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Using the Reversal Technique for Creative Solutions.


Reversal is a good, easy process for improving products and services. You use it by asking the exact opposite of the question you want answered, and then apply the results appropriately.



Imagine that you want to improve the response of designers to customer enquiries. Using Reversal you would ask 'How would I reduce customer satisfaction?'. After considering this question you might give the following answers:

  • Not answering the phone when customers call
  • Not returning phone calls
  • Have people with no project knowledge answering the phone
  • Use rude staff
  • Give the wrong information
  • Etc.

After using Reversal, you would ensure that appropriate design  staff were handling incoming phone calls efficiently and pleasantly. You would set up training programs to ensure that they were giving accurate and effective advice.


There are various combinations of reversal several of which are listed in the table below (using the problem: ‘I require lots of capacity in the Graphic Design Department to manage a few key peak loads, but this means that for much of the time the technology and expertise is idle’):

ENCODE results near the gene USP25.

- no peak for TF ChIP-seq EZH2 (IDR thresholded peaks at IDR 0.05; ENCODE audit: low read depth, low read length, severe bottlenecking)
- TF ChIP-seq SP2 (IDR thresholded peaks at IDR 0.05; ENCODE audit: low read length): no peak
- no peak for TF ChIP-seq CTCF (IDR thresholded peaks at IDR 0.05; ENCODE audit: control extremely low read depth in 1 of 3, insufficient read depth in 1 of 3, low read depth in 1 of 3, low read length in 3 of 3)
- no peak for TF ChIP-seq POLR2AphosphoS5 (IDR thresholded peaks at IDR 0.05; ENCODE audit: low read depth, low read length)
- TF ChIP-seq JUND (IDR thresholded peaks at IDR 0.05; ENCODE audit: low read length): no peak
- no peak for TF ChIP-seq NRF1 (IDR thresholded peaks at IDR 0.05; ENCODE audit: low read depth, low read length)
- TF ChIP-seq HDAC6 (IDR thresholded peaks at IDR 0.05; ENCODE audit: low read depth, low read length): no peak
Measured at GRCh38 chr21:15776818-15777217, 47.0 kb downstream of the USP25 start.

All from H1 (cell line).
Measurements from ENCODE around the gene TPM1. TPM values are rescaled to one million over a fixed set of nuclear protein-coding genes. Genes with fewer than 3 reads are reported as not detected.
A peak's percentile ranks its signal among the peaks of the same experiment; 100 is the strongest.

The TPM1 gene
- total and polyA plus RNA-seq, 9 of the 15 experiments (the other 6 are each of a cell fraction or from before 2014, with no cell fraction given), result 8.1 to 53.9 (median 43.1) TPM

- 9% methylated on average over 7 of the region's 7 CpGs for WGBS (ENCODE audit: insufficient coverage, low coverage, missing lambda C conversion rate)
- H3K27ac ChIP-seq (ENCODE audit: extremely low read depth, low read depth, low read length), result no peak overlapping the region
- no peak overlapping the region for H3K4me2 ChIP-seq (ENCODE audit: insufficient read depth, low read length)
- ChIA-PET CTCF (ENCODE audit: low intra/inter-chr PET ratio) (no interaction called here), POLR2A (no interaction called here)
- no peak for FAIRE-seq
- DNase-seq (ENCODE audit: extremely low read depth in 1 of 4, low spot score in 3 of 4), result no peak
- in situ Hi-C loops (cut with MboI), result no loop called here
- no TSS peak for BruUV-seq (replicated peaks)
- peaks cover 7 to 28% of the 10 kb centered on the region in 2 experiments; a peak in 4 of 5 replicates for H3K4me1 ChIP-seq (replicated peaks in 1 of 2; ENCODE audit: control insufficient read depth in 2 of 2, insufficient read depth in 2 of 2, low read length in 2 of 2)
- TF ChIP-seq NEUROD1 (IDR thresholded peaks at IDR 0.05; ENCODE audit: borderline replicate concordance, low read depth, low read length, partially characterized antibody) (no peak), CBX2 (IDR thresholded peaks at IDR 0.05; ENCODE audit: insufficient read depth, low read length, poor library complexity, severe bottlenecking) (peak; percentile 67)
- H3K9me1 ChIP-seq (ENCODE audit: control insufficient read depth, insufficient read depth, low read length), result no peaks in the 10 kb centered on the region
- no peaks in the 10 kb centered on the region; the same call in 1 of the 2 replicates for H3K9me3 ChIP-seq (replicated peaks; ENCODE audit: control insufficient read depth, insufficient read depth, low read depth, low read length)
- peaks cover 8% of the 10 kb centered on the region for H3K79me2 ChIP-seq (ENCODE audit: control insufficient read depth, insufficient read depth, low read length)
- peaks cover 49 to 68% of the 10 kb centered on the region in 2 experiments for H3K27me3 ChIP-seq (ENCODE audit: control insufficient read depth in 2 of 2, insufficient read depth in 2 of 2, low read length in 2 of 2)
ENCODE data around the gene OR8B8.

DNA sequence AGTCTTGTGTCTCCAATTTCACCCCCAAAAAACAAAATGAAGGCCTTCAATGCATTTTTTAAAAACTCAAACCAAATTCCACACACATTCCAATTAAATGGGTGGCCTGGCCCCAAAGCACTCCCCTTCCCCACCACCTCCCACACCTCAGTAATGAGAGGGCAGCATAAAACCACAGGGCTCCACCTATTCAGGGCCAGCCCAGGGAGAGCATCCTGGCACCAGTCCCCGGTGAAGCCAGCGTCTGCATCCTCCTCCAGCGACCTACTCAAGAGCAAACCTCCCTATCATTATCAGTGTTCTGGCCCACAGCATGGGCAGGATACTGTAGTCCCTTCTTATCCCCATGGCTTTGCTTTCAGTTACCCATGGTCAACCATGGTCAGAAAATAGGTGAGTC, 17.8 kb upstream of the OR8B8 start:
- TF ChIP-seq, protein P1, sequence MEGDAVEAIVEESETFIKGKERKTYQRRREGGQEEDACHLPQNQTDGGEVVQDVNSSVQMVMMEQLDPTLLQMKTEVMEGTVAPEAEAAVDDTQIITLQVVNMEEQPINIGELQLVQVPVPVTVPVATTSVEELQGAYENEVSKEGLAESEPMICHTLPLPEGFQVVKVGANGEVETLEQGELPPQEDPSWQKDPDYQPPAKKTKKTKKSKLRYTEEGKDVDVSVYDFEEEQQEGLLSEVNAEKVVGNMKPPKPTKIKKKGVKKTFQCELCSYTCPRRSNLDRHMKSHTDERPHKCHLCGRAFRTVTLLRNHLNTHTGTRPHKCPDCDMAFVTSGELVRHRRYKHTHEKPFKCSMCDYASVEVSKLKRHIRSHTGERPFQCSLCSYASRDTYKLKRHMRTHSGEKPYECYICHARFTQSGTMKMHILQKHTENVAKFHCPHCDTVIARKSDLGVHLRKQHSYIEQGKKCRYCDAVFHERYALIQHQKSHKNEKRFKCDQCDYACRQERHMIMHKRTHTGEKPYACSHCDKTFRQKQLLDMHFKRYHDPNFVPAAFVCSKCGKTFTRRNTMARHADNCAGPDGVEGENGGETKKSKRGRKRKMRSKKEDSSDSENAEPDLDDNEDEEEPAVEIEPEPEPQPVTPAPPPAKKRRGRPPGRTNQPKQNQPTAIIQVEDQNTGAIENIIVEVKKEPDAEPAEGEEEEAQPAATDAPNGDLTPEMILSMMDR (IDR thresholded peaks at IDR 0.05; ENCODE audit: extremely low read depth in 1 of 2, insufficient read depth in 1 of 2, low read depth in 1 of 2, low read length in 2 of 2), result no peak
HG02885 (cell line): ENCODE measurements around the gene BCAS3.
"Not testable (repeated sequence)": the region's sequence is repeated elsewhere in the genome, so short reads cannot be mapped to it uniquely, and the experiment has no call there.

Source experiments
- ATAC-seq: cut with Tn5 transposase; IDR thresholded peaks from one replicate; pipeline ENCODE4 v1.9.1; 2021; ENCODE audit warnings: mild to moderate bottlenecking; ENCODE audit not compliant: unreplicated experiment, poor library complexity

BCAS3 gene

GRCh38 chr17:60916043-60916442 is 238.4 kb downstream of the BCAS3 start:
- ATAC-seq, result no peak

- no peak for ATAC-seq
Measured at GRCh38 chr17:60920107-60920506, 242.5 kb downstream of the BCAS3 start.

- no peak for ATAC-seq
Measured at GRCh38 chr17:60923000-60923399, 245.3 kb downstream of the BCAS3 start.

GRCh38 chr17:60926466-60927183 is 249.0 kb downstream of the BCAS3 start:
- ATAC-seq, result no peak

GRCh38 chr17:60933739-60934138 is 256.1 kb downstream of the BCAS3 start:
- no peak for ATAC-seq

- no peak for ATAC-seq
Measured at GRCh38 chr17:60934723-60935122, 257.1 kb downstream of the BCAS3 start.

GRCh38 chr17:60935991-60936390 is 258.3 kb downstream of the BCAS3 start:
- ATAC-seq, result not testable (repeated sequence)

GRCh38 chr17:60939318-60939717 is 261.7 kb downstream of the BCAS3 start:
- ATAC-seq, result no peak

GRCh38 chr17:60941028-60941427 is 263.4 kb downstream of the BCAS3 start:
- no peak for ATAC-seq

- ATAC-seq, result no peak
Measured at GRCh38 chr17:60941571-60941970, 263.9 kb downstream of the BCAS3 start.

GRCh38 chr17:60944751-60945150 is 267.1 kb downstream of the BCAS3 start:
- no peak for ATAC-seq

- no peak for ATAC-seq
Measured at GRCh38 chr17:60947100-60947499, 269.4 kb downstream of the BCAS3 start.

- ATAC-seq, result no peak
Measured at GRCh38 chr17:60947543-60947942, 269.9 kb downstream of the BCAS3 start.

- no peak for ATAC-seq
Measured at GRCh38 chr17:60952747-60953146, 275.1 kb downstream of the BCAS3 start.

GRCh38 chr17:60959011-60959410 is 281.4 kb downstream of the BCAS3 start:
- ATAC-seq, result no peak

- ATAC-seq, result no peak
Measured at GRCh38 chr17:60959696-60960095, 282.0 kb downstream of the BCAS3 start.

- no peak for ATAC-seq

Type of Reversal



Turn problem into opportunity

Graphic design over-capacity would let us do these other things….

Reverse values

Could wasting graphic design resources be a good thing?

Reverse word order

I need more peak loads to cope with my capacity

Invert problem

The technology is being overused

Reverse phase

Worry about the peaks, not the off-peak idle time

Reverse direction of flow

Instead of jobs flowing into graphic design, it flows into them


Initially the reversal identifies ways to make the situation worse rather than better, you need to recognise why it has been made worse and then re-reverse to identify ways in which the situation could be made better in these respects. We can sometimes be constrained in our thinking for instance putting a lot of thought into ‘how to get rich’ but very little effort into ‘how not to become hard-up’. Thus being forced to think about ‘what would make me hard-up?’ and then re-reversing that to say: ‘and so what would prevent me from becoming hard-up will give a very different perspective than directly addressing: ‘how to get rich.



Use the reversal technique to develop guidelines for design staff to enable them to conduct effective interviews with clients.